When we decide to get a pet, some big questions need to be answered; what will we name them, what breed should we get, and how much will it cost to care for them? The last question is the trickiest to answer; after all, costs vary when it comes to dogs and cats. However, healthcare costs are rarely cheap in the event of an accident or illness.

This is a chief reason why many of us take out pet insurance. You must be thinking about it as well, but perhaps you’re unsure how to pick a policy. We’ve got your back, and are happy to explain.

1. Take out cover early in your pet’s life

You can cover most pets with an insurance policy once they’re eight weeks or older. Taking out cover early on means you won’t have to sit through waiting periods later and can claim on crucial treatment as needed.

Another reason to get covered early is that some insurers won’t cover your pet with an illness policy if they’re nine years or older*. That being said, you can typically take out accident cover no matter how old your pet is.

Here’s one last reason; by taking out cover early, you will be less likely to be excluded from claims due to a pre-existing condition.

N.B. Your cover is assessed every year at. As your pet gets older, they may become more expensive to insure. This would be reflected in your premium.

* This age limit will vary, depending on your insurer.

2. Watch out for common exclusions and restrictions

There are several reasons why you might be denied a pet insurance claim at a crucial time. In some cases, it’s entirely avoidable.

  • Limits on cover: Your policy has a general limit on the value of claims you can lodge per year and once you have hit this limit you cannot claim any further that year. You also may have sub-limits on certain types of claims. For example, you may be limited for cruciate ligament claims to a fixed dollar value over the life of the policy.
  • Exclusions: An exclusion is a treatment you’re unable to claim for. For example, your policy may not cover dental treatment or elective treatments, but a more comprehensive (and expensive) policy might. All policies will generally exclude pre-existing conditions.

3. Make sure you know how much is paid per claim

There’s a good reason for you to watch out for any excess or out of pocket expenses. Let us explain:

  • Excess: the sum you must pay each time you claim on your pet insurance policy. Pet insurance policies with higher excesses may have cheaper premiums. On the other hand, cheap (or $0) excesses may mean more expensive premiums. Some policies, such as those we compare, do not have an excess payable.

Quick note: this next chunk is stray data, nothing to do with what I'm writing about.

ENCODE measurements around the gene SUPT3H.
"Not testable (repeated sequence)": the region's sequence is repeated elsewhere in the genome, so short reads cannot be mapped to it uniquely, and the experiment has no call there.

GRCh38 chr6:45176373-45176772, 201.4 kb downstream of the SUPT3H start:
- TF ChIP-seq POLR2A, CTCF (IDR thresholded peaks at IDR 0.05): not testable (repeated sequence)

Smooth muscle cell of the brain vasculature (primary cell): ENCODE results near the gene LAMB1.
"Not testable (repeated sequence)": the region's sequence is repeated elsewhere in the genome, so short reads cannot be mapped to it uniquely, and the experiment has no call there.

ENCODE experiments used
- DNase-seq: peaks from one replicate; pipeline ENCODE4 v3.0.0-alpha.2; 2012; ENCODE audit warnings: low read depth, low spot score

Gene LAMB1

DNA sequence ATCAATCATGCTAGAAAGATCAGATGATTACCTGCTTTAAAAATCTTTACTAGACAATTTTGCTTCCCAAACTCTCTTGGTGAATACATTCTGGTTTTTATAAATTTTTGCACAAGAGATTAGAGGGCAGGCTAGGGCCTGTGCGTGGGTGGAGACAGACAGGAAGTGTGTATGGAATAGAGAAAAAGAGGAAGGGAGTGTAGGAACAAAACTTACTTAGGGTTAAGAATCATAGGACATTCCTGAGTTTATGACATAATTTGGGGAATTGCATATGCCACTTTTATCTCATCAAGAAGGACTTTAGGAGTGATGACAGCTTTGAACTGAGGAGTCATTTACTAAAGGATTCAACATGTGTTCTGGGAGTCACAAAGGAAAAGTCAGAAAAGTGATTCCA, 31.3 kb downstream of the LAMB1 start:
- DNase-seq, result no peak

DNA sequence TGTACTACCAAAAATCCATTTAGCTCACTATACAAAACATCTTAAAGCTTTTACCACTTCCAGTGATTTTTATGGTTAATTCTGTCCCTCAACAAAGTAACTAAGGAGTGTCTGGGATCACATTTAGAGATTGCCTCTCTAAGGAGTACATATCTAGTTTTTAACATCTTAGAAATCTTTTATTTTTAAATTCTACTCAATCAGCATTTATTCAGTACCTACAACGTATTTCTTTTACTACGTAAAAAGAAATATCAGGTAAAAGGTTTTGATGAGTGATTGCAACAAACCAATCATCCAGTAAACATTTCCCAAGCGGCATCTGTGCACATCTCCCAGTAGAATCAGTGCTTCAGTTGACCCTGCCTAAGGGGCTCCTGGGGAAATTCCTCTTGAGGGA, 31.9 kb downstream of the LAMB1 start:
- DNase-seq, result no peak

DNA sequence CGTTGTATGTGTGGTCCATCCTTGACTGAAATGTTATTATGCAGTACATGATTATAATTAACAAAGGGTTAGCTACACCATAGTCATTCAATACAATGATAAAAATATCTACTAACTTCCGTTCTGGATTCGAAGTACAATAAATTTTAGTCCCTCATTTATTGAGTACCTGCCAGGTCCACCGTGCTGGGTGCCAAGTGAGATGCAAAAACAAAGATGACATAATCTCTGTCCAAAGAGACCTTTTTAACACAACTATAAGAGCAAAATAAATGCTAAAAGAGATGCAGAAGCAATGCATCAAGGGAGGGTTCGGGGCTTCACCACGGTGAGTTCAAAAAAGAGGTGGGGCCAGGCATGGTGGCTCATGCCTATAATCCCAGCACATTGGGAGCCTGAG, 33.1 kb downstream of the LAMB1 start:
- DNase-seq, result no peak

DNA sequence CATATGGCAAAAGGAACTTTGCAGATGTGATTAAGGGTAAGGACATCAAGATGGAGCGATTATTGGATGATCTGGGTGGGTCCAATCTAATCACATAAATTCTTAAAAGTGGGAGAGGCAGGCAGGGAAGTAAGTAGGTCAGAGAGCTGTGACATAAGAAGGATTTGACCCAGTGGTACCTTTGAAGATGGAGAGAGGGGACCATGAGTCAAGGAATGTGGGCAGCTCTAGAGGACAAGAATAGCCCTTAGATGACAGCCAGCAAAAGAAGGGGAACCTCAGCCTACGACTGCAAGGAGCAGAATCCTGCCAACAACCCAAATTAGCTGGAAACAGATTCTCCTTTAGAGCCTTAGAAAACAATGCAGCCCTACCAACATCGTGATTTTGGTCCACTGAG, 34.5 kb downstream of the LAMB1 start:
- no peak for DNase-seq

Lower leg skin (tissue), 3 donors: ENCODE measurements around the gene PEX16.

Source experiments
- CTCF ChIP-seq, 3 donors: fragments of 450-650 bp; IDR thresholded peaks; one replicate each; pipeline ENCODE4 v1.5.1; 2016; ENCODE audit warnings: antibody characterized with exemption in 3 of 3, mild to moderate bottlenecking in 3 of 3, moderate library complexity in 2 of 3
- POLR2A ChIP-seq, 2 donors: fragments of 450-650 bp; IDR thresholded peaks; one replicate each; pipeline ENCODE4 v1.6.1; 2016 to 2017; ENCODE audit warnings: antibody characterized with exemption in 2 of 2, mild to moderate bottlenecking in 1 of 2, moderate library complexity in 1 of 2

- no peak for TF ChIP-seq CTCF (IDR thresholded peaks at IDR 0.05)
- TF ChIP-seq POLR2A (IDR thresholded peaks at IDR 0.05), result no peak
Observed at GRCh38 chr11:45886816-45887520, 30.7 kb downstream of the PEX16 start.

• Out of pocket expenses: the cash difference between what your pet insurance policy will cover, and what the treatment costs. For example, your vet may charge $120 for treatment, and your policy may cover 80% of this – leaving you to pay $24. Sub-limits may also affect the amount of out of pocket expenses you need to pay.

Generally, your claim limits will be “between $8,000 and $12,000 per year or per condition”, according to ASIC^.

4. Annually reviewing policies only works until a certain age

Our usual advice to Australians to ensure they continue to enjoy the best value insurance possible is to shop around for a different provider on a regular basis. However, this presents a problem when it comes to pet insurance, as you cannot insure older pets with an illness policy. You may be able to switch to a new accident & illness policy but only if:

  • there hasn’t been a break in cover, or
  • the level of cover hasn’t changed during the switch.

If you change cover, your new insurer will treat any of your pet’s previous healthcare conditions as being a pre-existing condition. Your new insurer will generally not recognise any period of cover you held previously with other policies.

As for accident cover, age doesn’t affect your ability to insure your pet – shop around as much as you like. In fact, our service is a great avenue for you to explore your options, so try it today!

Now’s the time to get covered. Learn more about pet insurance today.

^ Source: ASIC (2013, September 5th). ASIC welcomes improved pet insurance disclosure. asic.gov.au/about-asic/media-centre/find-a-media-release/2013-releases/13-249mr-asic-welcomes-improved-pet-insurance-disclosure/